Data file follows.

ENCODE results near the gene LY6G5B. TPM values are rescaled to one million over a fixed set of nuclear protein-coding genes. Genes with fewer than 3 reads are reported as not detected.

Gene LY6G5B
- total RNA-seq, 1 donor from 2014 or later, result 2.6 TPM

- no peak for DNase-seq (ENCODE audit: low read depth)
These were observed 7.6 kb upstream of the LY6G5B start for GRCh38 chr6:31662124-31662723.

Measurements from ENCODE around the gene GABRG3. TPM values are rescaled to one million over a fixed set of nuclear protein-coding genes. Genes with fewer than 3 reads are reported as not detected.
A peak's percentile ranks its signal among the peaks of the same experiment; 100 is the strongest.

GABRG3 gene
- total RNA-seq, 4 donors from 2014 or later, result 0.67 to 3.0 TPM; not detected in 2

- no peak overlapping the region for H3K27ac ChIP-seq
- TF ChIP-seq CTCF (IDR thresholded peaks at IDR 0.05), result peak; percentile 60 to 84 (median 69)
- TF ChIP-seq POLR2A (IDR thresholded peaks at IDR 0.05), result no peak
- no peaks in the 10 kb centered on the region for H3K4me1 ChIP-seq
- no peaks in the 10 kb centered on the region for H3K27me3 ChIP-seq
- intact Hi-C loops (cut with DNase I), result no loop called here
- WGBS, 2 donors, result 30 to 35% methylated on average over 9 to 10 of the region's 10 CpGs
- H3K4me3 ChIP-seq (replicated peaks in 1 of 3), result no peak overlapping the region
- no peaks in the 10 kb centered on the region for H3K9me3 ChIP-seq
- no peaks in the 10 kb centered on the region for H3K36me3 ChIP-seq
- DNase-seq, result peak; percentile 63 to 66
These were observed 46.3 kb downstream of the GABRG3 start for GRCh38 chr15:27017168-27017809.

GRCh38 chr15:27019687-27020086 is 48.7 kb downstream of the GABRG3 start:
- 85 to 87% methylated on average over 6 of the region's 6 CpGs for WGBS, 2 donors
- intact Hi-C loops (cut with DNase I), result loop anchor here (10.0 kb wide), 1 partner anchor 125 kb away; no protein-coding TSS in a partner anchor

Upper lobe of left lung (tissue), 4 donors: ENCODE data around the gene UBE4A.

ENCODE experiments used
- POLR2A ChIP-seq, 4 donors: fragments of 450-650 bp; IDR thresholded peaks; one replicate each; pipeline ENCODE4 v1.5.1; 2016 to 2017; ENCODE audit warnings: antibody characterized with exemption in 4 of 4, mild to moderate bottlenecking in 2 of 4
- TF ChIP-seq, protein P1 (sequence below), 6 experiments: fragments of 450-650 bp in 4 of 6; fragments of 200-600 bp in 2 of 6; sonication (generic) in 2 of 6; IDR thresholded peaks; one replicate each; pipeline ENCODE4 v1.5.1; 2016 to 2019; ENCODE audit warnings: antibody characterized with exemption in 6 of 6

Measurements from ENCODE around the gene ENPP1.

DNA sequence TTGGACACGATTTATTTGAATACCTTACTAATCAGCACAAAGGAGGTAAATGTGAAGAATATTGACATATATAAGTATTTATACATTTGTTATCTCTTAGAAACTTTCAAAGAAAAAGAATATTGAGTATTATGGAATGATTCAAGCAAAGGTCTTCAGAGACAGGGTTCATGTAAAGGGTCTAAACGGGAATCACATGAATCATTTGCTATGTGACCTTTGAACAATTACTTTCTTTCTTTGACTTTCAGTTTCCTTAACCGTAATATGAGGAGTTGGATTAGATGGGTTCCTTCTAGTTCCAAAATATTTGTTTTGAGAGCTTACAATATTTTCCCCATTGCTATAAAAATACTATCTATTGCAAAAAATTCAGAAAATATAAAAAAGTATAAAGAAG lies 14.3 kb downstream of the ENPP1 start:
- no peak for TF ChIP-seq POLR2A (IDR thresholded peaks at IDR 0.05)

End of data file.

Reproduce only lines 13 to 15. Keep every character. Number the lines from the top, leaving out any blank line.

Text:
- no peaks in the 10 kb centered on the region for H3K4me1 ChIP-seq
- no peaks in the 10 kb centered on the region for H3K27me3 ChIP-seq
- intact Hi-C loops (cut with DNase I), result no loop called here